Sockbird Teaser

A proper Drawer of Sockbirds post is upcoming, as soon as my scanner arrives. This is just a teaser of the next group of sockbirds, the Grey Gang. The Grey Gang specialise in wool socks. The pens are my new “Birger” black extra fine with a gold-filled cap and the other a translucent fantasy Parker 51 demonstrator from the Argentinian seller Kullock on Ebay. The latter pen has a broad, wet nib and I used it for the Gris Nuage ink. The brush is series 7 W&N, I have forgotten the size. It is small, perhaps a 2? A great brush. Also, I really like the design on the Clairefontaine sketch pads, I am glad I picked one up on looks alone. Fortunately the inside matched the outside in terms of quality.

Kiruna Church

Last but not least, an image from the very last evening I spent above the Arctic Circle (unfortunately not with Aurora Borealis). The building is the church of Kiruna, a very special building you can read more about here. I now reside down south, soon signing the contract for the upcoming position I have accepted in a small coastal town in the south of Sweden, by the Baltic Sea. I begin in August. In the months that remain until I start working again, I plan to read, make a lot of art and hopefully travel to Colorado, Gotland and Köln. Of all places. 🙂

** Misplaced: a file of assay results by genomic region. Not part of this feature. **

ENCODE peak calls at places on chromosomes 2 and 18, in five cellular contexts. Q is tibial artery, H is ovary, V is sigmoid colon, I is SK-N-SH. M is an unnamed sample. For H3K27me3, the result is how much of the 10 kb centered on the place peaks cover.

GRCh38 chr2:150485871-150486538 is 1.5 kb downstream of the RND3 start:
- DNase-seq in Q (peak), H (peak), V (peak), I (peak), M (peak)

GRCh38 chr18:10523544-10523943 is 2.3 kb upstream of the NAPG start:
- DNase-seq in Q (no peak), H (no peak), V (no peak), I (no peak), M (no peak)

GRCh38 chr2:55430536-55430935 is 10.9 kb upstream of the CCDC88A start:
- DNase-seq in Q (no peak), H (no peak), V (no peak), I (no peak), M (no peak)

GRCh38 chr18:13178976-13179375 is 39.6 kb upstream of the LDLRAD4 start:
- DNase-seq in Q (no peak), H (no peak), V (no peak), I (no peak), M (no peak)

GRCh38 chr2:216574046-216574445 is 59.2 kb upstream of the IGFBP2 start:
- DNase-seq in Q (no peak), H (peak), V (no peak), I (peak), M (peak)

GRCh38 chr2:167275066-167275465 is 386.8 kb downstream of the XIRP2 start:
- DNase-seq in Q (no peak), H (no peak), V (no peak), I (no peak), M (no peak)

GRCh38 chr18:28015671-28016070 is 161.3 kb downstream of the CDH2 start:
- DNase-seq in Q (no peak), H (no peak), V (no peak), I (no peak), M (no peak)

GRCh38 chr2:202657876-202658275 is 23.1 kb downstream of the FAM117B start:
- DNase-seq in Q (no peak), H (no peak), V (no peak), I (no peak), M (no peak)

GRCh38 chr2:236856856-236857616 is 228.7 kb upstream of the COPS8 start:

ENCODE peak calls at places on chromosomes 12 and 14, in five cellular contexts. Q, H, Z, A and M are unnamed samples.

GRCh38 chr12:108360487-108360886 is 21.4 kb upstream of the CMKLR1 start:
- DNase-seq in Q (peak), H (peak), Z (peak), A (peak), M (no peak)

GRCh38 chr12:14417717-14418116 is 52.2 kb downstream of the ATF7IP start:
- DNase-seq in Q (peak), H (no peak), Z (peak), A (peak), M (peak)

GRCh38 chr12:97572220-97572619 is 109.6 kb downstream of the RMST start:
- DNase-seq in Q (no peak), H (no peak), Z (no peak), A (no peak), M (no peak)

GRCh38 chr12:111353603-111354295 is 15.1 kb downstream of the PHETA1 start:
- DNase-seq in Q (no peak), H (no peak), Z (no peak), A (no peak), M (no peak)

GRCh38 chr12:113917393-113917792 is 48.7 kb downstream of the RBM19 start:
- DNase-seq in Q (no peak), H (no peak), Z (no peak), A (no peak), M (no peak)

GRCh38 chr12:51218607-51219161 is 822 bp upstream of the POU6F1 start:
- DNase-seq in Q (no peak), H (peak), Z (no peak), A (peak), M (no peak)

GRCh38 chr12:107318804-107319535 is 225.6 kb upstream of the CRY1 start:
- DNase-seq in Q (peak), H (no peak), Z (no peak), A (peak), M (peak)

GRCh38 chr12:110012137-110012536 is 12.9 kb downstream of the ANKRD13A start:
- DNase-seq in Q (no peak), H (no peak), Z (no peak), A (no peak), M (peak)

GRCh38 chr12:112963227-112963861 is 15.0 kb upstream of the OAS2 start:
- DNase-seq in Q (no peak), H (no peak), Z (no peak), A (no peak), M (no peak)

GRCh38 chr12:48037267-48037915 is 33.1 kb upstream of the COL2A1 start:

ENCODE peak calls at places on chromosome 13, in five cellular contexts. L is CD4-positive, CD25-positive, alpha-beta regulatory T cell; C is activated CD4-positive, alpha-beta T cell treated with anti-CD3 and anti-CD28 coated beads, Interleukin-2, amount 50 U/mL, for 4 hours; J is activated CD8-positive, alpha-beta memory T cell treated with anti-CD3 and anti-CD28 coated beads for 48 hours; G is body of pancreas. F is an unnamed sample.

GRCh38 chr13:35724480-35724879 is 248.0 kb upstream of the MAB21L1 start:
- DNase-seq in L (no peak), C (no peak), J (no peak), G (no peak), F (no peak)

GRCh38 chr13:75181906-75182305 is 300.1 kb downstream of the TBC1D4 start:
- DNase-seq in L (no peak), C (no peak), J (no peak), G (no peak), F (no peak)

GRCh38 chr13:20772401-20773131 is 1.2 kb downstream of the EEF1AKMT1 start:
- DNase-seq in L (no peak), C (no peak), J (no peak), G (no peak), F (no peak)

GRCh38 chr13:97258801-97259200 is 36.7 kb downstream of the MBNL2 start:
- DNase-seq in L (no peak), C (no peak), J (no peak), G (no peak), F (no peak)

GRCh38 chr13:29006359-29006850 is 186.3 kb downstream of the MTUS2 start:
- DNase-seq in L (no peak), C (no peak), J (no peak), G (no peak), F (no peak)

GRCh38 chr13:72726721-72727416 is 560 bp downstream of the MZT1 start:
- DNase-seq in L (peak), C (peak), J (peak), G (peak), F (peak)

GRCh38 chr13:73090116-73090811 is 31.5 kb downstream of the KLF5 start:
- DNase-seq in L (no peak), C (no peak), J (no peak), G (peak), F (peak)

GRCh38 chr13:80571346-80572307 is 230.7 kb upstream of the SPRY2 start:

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Look, another Thumbbird! I had almost forgotten they existed.

Thumbirds2

Today is my birthday. I am not one for lavish celebrating of birthdays. I do not mind, though. I seem to have missed out on the fear of aging that so many of my contemporaries suffer from. I like getting older. I adore (to my fiancées amusement) my approximately ten white hairs that annoyingly showed up in the middle of my scalp, not at my temples (which would have been way more distinguished-looking). They also have a tendency to stick right up, since they are coarser and shorter than the other hairs. I see this as a prelude to me becoming a very odd sort of little (well, 5.9) white haired mad scientist-type lady.

Seems like I will stay above the Arctic Circle another month, til the end of March. There will be a week of skiing and I have two great interviews planned. I expect to get at least one offer, if not two. I think I am a great fit at both places, one in particular. If I get the one I really want, I’ll not commence working until after summer this year. Economically this is a bit suboptimal, but it will give me plenty of time to read, make art and spend time with family. In other words, things that are more valuable than making money. I’m of the frugal sort anyway, so it’s not a huge problem.

Another view, this time of the mine:

Kirunavaara

I’ll miss this place!